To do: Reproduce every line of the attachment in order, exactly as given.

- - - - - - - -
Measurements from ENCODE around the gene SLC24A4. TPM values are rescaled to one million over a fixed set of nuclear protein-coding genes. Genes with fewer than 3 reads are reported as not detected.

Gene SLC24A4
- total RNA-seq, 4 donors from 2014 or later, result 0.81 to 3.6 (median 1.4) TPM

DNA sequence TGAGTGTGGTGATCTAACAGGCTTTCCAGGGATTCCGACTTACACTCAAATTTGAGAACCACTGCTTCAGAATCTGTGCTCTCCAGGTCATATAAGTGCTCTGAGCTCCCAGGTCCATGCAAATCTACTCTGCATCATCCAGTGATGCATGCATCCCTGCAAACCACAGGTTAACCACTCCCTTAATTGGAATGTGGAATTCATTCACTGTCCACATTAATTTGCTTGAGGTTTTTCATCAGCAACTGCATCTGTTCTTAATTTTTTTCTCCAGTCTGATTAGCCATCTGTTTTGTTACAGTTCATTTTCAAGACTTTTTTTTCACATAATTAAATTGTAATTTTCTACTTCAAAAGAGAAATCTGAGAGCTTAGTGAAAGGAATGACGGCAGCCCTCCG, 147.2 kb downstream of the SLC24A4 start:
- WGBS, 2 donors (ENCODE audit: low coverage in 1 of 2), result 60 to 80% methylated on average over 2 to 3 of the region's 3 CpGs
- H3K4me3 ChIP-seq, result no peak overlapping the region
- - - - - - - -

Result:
Measurements from ENCODE around the gene SLC24A4. TPM values are rescaled to one million over a fixed set of nuclear protein-coding genes. Genes with fewer than 3 reads are reported as not detected.

Gene SLC24A4
- total RNA-seq, 4 donors from 2014 or later, result 0.81 to 3.6 (median 1.4) TPM

DNA sequence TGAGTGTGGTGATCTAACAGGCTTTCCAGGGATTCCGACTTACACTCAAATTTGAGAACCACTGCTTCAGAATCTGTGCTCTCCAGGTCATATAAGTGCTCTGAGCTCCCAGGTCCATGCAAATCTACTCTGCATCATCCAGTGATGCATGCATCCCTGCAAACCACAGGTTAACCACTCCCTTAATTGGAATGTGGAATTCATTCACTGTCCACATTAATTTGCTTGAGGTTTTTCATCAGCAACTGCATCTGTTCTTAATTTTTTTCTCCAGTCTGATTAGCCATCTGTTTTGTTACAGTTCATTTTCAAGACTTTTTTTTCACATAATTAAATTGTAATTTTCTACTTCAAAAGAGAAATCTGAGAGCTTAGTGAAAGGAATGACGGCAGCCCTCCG, 147.2 kb downstream of the SLC24A4 start:
- WGBS, 2 donors (ENCODE audit: low coverage in 1 of 2), result 60 to 80% methylated on average over 2 to 3 of the region's 3 CpGs
- H3K4me3 ChIP-seq, result no peak overlapping the region